A choral convergence

Two hundred vocalists bring Verdi to the island Sunday.

Choristers from Bainbridge Chorale and Choral Sounds Northwest have packed Bethany Lutheran Church as if the occasion were Easter Sunday.

Vocalists in the last few rows stand to catch a glimpse of director Mark Adrian’s raised baton. There is a riffle of air as nearly 200 singers open thick scores.

After one audible, collective intake of breath, amazing sound fills the small space. It’s a goose-bump moment for the visitor – and for choristers ripping through a passage as theatrical and melodic as any Verdi penned for Aida or La Traviata, the payoff for months of hard work.

But Adrian, still fine-tuning, calls a halt.

“Not so loud,” he says. “I don’t think we have to sing so loud in here, do we?”

The choristers who line the pews are from North Kitsap and Seattle, gathered for a run-through before the choirs head to Benaroya Hall for a March 13 concert directed by Adrian, and then bring the Verdi Requiem home to the island Sunday, under the baton of Anthony Spain.

For the five youngest members of the Bainbridge Chorale, the concerts also mark a debut with the singing group.

Long known for attracting seasoned vocalists, the Chorale now boasts a cadre of BHS students: freshman Caroline Austin, junior Thea Thompson, and sophomores Ruthy Linne, Lauren deNormandie and Katie Regan.

Keeping up with schoolwork while rehearsing is a challenge – but the music makes it all worthwhile, the students say.

“I’m glad to be able to sing something this beautiful,” Regan said.

For Thompson, who has sung with the Seattle Children’s Choir and whose father is music teacher in Poulsbo public schools, it’s the chance to mingle with singers of different ages that is the draw.

Linn, who plans to make a career in opera, joined Chorale on the advice of her vocal coach, Carol Buechler. Her father, a bluegrass guitarist, also joined up.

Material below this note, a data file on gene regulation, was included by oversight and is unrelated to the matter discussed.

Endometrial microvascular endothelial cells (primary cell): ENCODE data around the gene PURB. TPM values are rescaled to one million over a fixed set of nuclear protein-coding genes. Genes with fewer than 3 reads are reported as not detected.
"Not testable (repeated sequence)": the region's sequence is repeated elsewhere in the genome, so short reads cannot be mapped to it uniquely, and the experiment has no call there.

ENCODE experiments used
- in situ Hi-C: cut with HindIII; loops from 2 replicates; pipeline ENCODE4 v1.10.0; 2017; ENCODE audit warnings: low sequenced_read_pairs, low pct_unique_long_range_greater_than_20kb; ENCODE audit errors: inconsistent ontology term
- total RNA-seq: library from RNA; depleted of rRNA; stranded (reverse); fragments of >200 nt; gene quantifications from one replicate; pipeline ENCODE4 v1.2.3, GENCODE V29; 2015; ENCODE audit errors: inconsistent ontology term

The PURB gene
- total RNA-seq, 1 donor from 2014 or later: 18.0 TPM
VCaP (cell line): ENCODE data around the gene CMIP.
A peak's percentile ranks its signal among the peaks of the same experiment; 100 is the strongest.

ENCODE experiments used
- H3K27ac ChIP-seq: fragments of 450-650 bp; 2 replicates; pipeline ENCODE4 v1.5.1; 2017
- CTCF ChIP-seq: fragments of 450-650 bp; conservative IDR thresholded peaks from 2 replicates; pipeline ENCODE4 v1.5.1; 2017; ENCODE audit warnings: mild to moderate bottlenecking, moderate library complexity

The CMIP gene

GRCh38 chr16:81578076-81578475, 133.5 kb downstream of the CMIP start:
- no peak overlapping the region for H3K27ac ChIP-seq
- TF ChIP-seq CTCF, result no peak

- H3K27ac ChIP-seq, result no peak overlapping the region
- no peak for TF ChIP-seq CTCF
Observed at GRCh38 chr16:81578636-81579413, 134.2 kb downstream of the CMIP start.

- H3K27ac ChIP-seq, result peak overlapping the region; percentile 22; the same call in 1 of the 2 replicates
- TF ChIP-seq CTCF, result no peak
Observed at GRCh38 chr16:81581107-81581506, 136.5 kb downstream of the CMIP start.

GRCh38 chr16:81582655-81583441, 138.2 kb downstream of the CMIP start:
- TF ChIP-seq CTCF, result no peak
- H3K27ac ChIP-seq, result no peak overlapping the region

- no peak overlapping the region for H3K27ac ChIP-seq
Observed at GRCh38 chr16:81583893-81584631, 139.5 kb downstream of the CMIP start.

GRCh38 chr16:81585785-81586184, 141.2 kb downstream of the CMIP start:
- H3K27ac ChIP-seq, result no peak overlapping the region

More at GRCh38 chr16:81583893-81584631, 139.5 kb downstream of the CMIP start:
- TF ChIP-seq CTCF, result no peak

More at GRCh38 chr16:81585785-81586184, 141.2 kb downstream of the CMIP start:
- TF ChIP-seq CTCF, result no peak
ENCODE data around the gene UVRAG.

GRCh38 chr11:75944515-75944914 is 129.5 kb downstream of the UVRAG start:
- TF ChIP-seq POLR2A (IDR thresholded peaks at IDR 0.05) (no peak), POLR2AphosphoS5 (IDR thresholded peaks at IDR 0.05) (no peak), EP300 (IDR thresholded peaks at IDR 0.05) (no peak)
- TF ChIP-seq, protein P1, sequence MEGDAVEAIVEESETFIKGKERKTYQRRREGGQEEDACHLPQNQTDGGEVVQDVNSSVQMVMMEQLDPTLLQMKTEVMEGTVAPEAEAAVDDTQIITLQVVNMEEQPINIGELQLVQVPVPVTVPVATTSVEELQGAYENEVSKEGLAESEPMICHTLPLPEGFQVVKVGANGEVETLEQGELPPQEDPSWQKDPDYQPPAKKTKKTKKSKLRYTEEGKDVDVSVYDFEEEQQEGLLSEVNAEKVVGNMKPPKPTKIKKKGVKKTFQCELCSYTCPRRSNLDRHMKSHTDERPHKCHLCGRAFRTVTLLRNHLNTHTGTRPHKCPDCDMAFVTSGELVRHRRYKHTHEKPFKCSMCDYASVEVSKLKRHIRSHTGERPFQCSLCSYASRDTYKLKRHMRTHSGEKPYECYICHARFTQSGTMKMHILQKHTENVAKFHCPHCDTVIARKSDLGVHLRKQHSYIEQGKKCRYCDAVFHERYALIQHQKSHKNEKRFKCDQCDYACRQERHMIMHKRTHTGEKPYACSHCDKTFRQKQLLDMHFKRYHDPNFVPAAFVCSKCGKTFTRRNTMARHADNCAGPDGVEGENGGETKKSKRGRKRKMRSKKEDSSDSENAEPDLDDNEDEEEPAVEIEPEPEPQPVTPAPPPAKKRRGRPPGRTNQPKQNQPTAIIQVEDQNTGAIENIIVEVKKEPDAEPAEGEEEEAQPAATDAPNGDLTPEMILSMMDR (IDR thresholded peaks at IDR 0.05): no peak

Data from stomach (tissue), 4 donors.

“They said they were accepting me, but they told him they were putting him on probation,” Linne said.


The credentials of the guest soloists are impressive.

Performers include mezzo soprano Michaela Martens of Julliard Opera Center, a first-place winner of the Metropolitan Opera National Council Auditions; soprano Leslie McEwen, whose New York credits include Einstein on the Beach at Brooklyn Academy of Music’s Next Wave Festival and Four Saints in Three Acts with the Opera Ensemble of New York; tenor Kenneth Gayle, who has sung leading parts for Lyric Opera of Chicago and debuted with Seattle Opera as Alfred in Die Fledermaus and Arturo in Lucia di Lammermoor; and bass Andrew Martens, who made his Carnegie hall debut last season with New York Grand Opera, singing Ramphis in Aida and Alvaro in Verdi’s Azira.

The rehearsal at Bethany Lutheran is their first introduction to the choristers.

Clad in sweats or blue jeans, the soloists joke with members of both choruses and trade quips with each other, taking the edge off the tension of polishing the demanding material.

The room heats up and scores double as fans whenever Adrian calls a halt.

But when the singers recommence, the music is crisp; the pianissimo “Dies Irae,” the wrath of God, is a staccato whisper, intense and scary.

Learning the Verdi Requiem has stretched the vocalists’ range, taking the altos up to an F-sharp – usually the province of first sopranos.

The piece not only asks performers to reach the extra-high and low notes, but stretches them dynamically, from triple piano to triple forte.

Since rehearsals began in January, Spain has emphasized the dynamic range. But as vocalists come to the audience, they bring more than technique.

“To me, what this is all supposed to end up with is making music, getting off the page and into your heart,” Bainbridge Chorale soprano Stephanie Harris said. “The whole point is to go beyond thinking about the ‘triple p’ to have this big emotional experience.

“Hundreds of musicians join together to realize this big creation and make it available to our own community – that just doesn’t happen here very much.”

* * * * *

Messa hall

Bainbridge Chorale and Northwest Symphony Orchestra, with Northwest Symphony, sing Giuseppe Verdi’s “Messa da Requiem” 8 p.m. March 13 at Benaroya Hall and 3 p.m. March 14 at Bainbridge High School gymnasium. The Bainbridge performance also features “Lectio,” an orchestral work by Northwest Symphony Orchestra composer-in-residence Donald J. Stewart. Tickets for the Bainbridge concert are $15 for adults; $10 for seniors and students, available at Vern’s Winslow Drug, at the door or by calling 780-2467.

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